About an hour before the holiday dinner, eat some fresh fruit or veggies. Watch your will power soar while your waistline stays in place.

  • 3. Be a good guest (it’s good for you!):

    Call your host and say, “I’d love to bring something. What are you planning on serving?” If you discover that one of the dishes is particularly unhealthy (or tempting), offer to bring your own version.

  • 4. Don’t plant yourself in front of the buffet table:

    Settle down elsewhere, facing other pleasures. Is the band playing one of your favorite tunes? Grab a partner and go – far, far away from the buffet.

  • 5. Don’t give up hours of joy for 10 minutes of binging:

    After prime rib, a baked potato brimming with full-fat sour cream, and pecan pie a la mode, you’d be hard pressed to get out of your chair, let alone have fun with family or guests. The pleasure of a high-fat, high-calorie meal is short-lived.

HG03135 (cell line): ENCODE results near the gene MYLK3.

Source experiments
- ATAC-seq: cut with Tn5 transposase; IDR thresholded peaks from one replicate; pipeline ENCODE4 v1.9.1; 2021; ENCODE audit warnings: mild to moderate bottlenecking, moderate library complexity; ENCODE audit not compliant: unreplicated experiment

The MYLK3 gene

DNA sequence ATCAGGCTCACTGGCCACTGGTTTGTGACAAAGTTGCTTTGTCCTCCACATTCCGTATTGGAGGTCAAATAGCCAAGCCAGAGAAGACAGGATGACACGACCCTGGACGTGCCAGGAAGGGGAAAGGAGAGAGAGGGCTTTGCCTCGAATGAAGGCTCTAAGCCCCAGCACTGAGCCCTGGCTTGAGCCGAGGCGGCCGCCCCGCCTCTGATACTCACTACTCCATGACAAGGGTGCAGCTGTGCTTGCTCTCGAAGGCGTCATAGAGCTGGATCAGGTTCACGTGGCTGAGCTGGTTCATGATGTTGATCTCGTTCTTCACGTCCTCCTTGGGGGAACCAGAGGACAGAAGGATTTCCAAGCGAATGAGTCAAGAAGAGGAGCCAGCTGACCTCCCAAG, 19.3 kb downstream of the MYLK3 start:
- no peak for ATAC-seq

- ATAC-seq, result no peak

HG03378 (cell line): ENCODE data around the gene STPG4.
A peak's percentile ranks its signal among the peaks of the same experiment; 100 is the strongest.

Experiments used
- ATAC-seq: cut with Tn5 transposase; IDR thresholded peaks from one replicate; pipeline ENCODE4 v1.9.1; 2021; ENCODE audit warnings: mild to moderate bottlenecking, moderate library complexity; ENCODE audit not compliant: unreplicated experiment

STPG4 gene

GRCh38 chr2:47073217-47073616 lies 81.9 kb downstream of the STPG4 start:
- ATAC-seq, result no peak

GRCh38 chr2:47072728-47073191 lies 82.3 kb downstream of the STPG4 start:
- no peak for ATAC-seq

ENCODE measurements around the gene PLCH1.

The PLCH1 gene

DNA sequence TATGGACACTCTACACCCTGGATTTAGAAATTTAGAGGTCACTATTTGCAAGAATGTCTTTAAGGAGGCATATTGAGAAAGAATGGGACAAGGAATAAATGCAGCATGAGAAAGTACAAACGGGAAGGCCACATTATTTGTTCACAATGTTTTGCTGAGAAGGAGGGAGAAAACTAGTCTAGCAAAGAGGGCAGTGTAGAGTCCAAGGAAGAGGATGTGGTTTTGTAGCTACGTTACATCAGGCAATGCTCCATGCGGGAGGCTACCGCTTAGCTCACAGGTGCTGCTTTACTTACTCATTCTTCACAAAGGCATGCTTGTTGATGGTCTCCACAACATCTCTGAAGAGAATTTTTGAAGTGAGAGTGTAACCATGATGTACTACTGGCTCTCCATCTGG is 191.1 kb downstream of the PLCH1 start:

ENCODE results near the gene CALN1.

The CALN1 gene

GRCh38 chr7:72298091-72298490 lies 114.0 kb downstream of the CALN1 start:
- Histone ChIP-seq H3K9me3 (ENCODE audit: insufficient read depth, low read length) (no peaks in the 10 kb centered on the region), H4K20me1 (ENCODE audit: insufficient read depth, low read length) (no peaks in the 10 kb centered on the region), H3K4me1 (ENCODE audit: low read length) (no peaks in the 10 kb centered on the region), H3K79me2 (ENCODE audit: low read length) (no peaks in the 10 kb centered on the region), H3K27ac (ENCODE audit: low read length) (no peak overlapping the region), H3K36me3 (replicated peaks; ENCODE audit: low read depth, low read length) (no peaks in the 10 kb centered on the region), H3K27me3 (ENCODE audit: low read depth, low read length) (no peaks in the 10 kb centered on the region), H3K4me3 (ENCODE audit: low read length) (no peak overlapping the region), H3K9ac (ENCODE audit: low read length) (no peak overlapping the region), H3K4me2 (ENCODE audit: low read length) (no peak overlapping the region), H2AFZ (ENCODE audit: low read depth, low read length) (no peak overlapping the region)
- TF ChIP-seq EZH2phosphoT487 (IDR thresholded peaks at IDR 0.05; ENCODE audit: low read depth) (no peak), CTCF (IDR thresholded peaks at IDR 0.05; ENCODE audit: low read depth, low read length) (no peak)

• 6. Select your first course foods so that they are low in calorie density:

    A huge green salad, a plate of fresh fruit, and a side of roasted vegetables add up to a lot of food, but not a lot of calories.

  • 7. Don’t leave the house without snacks:

    Without snacks comes hunger, those frenzied “gotta eat” cravings that carry you right over to the hors d’oeuvre table, and yes, the hunks of cheese and other high-fat, calorie-dense fare. Bring healthy snacks with you — in your glove compartement, purse, gym bag, and brief case. Whenever hunger hits, you’re ready.

  • 8. Dine like Europeans:

    Many people in Europe remain slim by eating leisurely meals with much smaller servings than we typically eat in the U.S. And they are more active in their daily lives, which certainly helps burn calories.